11/01/2013 10:16 am ET Updated Aug 31, 2015

It's Time We Talk About Mental Health in America

Why is it that, as a society, we don't like talking about mental health? An estimated 26.2 percent of adults age 18 and over have some sort of mental health issue. That's more than a quarter of the entire adult population, yet we brush it under the rug as if it's some sort of black sheep.

It's life. People overly worry to the point of panic attacks. People get depressed (for specific reasons or none at all). People have bipolar disorder and schizophrenia and a whole host of other mental health issues. People have irrational (and sometimes rational) fears that can be debilitating. Each and every one of them is highly treatable yet goes untreated far too often.

It's no secret, that for many in our society, mental health issues are a sign of weakness. In reality, one is no more weak for going to a doctor for their anxiety disorder then they are for going to see a doctor about diabetes. Many mental health issues, like physical health issues, come from genetics. Others begin through trauma or stressful events. Just as a baseball to the face could cause temporary trauma, so could a bad breakup or loss of a loved one. Yet we treat these topics completely differently. This needs to end. Mental health issues are just as serious as physical health issues and can be managed or even eliminated with the right treatment.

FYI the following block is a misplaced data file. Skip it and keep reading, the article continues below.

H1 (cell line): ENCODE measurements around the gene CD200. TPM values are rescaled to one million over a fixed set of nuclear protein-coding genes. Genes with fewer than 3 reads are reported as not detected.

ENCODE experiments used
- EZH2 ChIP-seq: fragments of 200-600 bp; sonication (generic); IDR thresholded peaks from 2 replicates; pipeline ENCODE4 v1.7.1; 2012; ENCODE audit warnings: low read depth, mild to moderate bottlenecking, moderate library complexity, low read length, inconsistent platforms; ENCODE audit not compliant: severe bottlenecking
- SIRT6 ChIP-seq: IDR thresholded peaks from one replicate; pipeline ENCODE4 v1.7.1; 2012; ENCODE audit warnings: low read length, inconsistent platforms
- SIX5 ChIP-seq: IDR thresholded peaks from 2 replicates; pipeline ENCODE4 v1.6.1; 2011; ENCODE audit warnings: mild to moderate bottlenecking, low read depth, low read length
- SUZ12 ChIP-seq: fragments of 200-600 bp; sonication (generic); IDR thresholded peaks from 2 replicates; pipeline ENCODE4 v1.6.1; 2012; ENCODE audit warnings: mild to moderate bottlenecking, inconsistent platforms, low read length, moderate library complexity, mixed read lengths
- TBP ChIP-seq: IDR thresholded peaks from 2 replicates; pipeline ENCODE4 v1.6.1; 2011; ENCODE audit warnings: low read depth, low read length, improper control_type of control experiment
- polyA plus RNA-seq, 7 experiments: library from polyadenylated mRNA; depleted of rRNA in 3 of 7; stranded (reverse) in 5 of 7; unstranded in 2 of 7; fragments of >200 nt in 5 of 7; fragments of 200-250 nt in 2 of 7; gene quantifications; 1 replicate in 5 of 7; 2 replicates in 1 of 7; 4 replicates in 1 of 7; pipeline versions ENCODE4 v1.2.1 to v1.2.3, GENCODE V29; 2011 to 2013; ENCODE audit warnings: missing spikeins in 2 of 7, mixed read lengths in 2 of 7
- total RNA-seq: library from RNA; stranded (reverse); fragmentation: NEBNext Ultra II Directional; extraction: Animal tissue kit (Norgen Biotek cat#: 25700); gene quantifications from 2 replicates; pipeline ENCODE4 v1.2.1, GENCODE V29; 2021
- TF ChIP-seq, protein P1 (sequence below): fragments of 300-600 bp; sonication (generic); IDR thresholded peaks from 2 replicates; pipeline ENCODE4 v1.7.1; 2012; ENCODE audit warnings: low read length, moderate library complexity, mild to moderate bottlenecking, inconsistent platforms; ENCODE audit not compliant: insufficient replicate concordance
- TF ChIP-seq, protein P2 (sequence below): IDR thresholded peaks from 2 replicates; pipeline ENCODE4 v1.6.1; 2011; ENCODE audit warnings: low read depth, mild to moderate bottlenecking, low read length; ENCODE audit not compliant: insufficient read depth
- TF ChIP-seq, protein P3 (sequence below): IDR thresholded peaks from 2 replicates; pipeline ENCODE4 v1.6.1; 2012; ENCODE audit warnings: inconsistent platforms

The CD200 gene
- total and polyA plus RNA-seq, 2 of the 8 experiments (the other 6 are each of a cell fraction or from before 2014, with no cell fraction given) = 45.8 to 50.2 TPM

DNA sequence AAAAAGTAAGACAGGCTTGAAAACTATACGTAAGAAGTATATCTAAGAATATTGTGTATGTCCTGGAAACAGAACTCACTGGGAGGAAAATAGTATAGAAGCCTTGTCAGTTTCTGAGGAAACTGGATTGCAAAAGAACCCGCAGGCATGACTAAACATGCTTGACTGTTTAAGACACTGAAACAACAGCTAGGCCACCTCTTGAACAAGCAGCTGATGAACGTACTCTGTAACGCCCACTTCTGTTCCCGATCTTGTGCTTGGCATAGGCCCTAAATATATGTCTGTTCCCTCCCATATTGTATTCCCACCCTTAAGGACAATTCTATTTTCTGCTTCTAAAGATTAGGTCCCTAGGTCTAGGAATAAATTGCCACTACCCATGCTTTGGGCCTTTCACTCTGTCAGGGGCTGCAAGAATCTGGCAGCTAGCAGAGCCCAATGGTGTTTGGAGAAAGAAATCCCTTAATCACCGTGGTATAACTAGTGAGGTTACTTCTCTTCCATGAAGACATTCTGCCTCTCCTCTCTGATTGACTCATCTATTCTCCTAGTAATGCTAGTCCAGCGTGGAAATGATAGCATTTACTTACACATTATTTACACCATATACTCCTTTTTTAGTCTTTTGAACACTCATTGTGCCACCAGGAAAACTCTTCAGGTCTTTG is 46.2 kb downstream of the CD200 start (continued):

People won't seek out that treatment until we get rid of the negative association attached to mental health in America. For that to happen we need to be more open about it. I've talked about my anxiety issues to many people and more often than not, people end up telling me about their experiences with theirs. In fact, it's safe to say that more people have told me about their mental health issues than have stared at me like I'm some sort of freak. This is what needs to continue to happen in order to break the stigma currently associated with mental health. We are human -- perfectly imperfect. Until we embrace that and support each other, things will not change. So the next time someone you know may be experiencing issues of their own, do what you would do if they had just broken their arm. Be supportive and urge them to go to the right health care provider to get the treatment they deserve.

Kyle McMahon is a millennial who has recently appeared on a series of Oprah's Lifeclass specials, writes about self improvement for millennials and gives speeches on fatherless sons. Check out the Kyle McMahon website for more information. You can follow him on Twitter, Google+ or Facebook.